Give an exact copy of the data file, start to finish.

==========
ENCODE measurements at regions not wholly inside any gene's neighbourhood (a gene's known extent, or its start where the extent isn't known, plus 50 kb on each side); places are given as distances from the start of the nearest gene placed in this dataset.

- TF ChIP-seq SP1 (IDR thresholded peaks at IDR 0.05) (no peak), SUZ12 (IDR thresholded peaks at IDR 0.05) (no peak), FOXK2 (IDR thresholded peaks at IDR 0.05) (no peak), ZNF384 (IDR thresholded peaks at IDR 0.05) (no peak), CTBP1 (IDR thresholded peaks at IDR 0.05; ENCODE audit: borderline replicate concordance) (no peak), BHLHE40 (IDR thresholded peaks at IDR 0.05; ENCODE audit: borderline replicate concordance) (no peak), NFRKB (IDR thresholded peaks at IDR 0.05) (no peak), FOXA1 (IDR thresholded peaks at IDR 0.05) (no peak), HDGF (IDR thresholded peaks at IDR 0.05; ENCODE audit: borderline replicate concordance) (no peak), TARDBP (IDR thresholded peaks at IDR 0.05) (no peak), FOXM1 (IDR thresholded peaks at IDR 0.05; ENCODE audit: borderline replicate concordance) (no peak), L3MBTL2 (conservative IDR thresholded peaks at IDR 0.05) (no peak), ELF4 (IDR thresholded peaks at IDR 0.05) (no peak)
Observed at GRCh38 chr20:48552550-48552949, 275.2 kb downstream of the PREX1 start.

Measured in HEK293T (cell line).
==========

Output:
ENCODE measurements at regions not wholly inside any gene's neighbourhood (a gene's known extent, or its start where the extent isn't known, plus 50 kb on each side); places are given as distances from the start of the nearest gene placed in this dataset.

- TF ChIP-seq SP1 (IDR thresholded peaks at IDR 0.05) (no peak), SUZ12 (IDR thresholded peaks at IDR 0.05) (no peak), FOXK2 (IDR thresholded peaks at IDR 0.05) (no peak), ZNF384 (IDR thresholded peaks at IDR 0.05) (no peak), CTBP1 (IDR thresholded peaks at IDR 0.05; ENCODE audit: borderline replicate concordance) (no peak), BHLHE40 (IDR thresholded peaks at IDR 0.05; ENCODE audit: borderline replicate concordance) (no peak), NFRKB (IDR thresholded peaks at IDR 0.05) (no peak), FOXA1 (IDR thresholded peaks at IDR 0.05) (no peak), HDGF (IDR thresholded peaks at IDR 0.05; ENCODE audit: borderline replicate concordance) (no peak), TARDBP (IDR thresholded peaks at IDR 0.05) (no peak), FOXM1 (IDR thresholded peaks at IDR 0.05; ENCODE audit: borderline replicate concordance) (no peak), L3MBTL2 (conservative IDR thresholded peaks at IDR 0.05) (no peak), ELF4 (IDR thresholded peaks at IDR 0.05) (no peak)
Observed at GRCh38 chr20:48552550-48552949, 275.2 kb downstream of the PREX1 start.

Measured in HEK293T (cell line).